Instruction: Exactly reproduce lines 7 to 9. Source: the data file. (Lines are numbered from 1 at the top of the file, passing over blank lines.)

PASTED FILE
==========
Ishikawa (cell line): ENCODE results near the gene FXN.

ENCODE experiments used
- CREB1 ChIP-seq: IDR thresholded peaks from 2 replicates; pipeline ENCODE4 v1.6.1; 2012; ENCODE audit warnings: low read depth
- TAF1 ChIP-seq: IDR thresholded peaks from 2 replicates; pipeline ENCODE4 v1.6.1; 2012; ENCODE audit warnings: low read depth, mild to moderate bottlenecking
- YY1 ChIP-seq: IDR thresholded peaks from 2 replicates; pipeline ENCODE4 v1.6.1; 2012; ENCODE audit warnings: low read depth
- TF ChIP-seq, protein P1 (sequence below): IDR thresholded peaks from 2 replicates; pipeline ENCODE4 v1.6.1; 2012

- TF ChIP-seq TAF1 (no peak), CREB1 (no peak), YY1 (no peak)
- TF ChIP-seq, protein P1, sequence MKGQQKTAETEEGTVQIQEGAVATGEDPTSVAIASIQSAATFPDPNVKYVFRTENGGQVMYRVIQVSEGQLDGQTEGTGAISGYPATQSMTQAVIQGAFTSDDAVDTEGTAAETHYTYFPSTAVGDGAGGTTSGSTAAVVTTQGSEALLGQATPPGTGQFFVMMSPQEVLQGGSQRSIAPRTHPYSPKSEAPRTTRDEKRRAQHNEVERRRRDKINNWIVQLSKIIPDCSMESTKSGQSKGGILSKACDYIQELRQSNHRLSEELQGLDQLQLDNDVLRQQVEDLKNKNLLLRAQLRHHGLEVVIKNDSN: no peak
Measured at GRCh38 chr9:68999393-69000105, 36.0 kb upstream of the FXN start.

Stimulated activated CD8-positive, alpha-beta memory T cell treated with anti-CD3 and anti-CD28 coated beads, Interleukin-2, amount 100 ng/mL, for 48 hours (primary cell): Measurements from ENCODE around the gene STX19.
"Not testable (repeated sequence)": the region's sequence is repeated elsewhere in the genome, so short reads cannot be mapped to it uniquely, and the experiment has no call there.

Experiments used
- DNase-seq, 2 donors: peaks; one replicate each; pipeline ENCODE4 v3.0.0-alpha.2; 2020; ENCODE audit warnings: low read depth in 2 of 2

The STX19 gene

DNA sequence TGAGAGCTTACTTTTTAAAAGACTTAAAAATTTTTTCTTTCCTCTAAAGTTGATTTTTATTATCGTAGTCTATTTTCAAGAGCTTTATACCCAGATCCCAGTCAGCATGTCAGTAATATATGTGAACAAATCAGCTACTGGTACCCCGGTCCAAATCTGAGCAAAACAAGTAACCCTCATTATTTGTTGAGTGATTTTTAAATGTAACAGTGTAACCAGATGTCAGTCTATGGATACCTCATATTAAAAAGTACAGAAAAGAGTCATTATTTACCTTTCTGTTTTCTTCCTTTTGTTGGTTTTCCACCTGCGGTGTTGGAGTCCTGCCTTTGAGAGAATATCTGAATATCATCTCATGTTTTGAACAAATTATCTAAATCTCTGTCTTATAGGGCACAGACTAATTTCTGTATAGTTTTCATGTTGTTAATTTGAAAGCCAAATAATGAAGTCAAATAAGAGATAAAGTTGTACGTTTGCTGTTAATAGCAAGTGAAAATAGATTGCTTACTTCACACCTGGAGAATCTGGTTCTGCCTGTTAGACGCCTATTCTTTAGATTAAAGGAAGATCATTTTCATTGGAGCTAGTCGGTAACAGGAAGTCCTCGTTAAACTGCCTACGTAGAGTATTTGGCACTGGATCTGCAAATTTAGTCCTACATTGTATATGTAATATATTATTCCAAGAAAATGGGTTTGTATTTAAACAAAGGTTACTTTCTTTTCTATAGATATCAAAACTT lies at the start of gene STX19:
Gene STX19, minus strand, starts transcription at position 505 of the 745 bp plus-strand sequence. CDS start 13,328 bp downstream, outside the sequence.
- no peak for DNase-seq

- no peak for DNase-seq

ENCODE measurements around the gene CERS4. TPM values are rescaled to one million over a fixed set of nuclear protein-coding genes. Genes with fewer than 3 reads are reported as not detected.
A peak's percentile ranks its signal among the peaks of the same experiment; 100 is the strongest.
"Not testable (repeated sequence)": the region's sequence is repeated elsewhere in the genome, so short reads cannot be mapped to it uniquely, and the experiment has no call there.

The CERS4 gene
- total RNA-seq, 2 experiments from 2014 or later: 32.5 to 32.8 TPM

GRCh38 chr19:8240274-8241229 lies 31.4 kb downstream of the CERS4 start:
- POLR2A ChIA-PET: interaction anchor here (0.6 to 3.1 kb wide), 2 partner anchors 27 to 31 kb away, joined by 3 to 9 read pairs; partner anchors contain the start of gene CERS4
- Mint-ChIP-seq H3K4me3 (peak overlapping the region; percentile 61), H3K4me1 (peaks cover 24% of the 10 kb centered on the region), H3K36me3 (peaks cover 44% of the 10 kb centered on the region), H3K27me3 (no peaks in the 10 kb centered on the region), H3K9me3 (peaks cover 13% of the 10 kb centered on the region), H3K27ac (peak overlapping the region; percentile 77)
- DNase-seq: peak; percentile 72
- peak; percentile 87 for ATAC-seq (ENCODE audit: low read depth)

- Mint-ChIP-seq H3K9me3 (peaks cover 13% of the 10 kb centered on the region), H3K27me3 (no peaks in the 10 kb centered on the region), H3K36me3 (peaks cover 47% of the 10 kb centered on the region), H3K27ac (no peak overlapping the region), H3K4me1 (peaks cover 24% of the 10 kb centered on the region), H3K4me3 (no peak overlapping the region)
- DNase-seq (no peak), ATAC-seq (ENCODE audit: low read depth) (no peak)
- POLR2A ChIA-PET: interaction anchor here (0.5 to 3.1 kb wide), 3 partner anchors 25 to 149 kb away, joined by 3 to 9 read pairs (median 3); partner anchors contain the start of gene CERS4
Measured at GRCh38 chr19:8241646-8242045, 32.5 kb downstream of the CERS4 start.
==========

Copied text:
- TF ChIP-seq TAF1 (no peak), CREB1 (no peak), YY1 (no peak)
- TF ChIP-seq, protein P1, sequence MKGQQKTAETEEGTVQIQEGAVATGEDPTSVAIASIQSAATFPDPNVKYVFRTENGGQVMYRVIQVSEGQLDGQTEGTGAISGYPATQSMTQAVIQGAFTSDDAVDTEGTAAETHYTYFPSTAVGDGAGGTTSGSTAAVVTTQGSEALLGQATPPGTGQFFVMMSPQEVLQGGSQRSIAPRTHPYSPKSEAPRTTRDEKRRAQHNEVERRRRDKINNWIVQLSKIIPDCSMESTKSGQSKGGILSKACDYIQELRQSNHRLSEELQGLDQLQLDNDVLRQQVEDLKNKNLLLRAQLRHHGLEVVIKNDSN: no peak
Measured at GRCh38 chr9:68999393-69000105, 36.0 kb upstream of the FXN start.